Recommendations for research

The guideline committee has made the following recommendations for research. As part of the 2018 update, the guideline committee made additional research recommendations on prognostic indices, inhaled therapies, prophylactic antibiotics, pulmonary hypertension and the diagnosis of chronic obstructive pulmonary disease (COPD) through incidental CT scans.

Key recommendations for research

1 Pulmonary rehabilitation during hospital admission

In people with COPD, does pulmonary rehabilitation during hospital admission for exacerbation and/or in the early recovery period (within 1 month of an exacerbation) improve quality of life and reduce hospitalisations and exacerbations compared with a later (defined as after 1 month) pulmonary rehabilitation programme, and in which groups is it most clinically and cost effective?

Why this is important

The greatest reconditioning and potential benefit from rehabilitation may occur in the early post-exacerbation phase. If inpatient pulmonary rehabilitation is demonstrated to be effective, this may potentially impact on service delivery (for example, early discharge schemes). The cost effectiveness of early versus later pulmonary rehabilitation programmes should also be evaluated. Studies should be cluster randomised, be of sufficiently long duration and be adequately powered.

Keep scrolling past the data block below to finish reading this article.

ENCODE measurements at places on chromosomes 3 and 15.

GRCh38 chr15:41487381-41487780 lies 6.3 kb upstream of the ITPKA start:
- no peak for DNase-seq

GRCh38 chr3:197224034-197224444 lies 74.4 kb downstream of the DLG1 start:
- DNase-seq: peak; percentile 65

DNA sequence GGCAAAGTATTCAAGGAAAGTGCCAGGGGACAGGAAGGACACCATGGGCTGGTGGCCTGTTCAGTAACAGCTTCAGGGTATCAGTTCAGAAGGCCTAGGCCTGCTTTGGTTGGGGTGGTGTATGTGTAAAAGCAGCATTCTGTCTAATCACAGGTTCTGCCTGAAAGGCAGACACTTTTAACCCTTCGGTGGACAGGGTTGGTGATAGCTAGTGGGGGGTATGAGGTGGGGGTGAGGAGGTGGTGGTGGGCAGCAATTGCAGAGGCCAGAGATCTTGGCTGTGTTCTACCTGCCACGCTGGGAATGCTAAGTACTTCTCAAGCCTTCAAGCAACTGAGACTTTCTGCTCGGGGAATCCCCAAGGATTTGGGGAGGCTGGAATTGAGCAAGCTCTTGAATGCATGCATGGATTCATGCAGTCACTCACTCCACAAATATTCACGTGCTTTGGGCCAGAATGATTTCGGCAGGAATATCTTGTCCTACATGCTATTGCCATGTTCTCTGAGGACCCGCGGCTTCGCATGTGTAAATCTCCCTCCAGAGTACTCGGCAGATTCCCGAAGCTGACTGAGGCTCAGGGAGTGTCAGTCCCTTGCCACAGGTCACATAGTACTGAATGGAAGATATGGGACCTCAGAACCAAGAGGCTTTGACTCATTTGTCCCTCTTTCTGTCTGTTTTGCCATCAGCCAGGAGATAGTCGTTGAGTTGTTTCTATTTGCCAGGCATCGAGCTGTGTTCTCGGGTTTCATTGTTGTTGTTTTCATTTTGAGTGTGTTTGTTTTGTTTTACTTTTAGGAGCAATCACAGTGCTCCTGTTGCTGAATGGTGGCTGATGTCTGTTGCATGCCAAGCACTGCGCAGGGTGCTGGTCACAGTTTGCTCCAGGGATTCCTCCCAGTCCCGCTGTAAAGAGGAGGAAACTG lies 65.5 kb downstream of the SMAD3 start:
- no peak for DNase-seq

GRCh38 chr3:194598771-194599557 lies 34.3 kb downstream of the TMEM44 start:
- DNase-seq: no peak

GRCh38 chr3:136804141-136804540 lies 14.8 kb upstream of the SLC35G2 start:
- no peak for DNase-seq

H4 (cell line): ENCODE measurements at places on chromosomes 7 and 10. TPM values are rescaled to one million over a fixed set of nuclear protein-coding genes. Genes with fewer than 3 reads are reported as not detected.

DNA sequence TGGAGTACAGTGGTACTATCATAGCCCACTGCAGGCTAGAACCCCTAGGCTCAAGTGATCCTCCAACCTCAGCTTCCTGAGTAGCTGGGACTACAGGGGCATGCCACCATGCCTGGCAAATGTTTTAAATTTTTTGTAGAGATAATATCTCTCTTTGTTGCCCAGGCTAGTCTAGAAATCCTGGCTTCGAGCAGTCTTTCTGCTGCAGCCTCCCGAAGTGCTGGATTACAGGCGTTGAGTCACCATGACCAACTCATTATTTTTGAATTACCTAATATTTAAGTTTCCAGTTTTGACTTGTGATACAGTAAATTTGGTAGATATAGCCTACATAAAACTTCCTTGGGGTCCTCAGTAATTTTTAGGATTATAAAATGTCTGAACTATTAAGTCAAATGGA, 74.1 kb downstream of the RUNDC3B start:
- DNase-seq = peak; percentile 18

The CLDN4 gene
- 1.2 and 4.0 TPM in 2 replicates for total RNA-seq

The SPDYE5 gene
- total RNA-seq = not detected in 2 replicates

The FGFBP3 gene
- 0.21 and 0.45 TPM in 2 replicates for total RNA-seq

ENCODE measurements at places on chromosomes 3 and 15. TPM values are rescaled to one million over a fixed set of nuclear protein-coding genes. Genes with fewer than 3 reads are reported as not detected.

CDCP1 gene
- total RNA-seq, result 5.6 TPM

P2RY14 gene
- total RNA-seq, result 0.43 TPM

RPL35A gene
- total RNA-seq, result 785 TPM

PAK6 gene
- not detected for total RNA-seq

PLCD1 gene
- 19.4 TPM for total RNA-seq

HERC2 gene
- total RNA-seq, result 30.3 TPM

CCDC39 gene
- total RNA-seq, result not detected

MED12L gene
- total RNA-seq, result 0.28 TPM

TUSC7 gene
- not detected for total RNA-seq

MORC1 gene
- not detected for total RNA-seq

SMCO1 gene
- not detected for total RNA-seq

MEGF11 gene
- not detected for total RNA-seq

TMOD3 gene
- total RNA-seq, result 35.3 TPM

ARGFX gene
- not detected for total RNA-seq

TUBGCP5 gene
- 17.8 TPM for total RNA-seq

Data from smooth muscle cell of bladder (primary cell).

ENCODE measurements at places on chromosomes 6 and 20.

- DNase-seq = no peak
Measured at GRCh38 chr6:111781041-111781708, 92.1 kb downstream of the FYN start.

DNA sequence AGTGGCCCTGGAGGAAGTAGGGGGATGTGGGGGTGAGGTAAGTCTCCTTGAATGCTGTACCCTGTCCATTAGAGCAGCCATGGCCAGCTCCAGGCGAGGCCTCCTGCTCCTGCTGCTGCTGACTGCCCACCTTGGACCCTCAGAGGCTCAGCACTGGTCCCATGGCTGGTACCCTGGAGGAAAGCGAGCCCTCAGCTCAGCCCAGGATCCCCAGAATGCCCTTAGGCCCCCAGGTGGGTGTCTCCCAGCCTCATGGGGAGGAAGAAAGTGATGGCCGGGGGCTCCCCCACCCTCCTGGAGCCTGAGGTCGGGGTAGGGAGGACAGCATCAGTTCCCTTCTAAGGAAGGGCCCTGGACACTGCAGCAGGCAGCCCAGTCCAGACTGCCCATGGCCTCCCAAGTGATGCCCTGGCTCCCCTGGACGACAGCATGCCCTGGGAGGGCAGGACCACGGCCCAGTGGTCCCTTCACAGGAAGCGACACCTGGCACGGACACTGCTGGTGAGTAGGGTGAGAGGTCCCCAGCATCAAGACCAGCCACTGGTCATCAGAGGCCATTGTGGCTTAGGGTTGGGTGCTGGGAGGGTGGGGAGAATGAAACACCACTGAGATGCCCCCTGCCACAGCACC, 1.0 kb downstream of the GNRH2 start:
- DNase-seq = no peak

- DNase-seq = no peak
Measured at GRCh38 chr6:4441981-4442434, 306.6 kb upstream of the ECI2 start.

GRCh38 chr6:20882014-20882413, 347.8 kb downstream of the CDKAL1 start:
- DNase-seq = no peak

2 Multidimensional assessment of outcomes

How can the individual factors associated with COPD prognosis (collected from a range of sources including primary care, imaging and pulmonary rehabilitation results) be combined into a multidimensional analysis that provides accurate and useful information on prognosis?

Why this is important

People with COPD can experience anxiety concerning their disease prognosis. Suitable prognostic tools could help alleviate this stress and allow people to make plans for the future. Existing multidimensional indices are:

  • unable to classify people reliably into high- and low-risk groups better than FEV1 alone or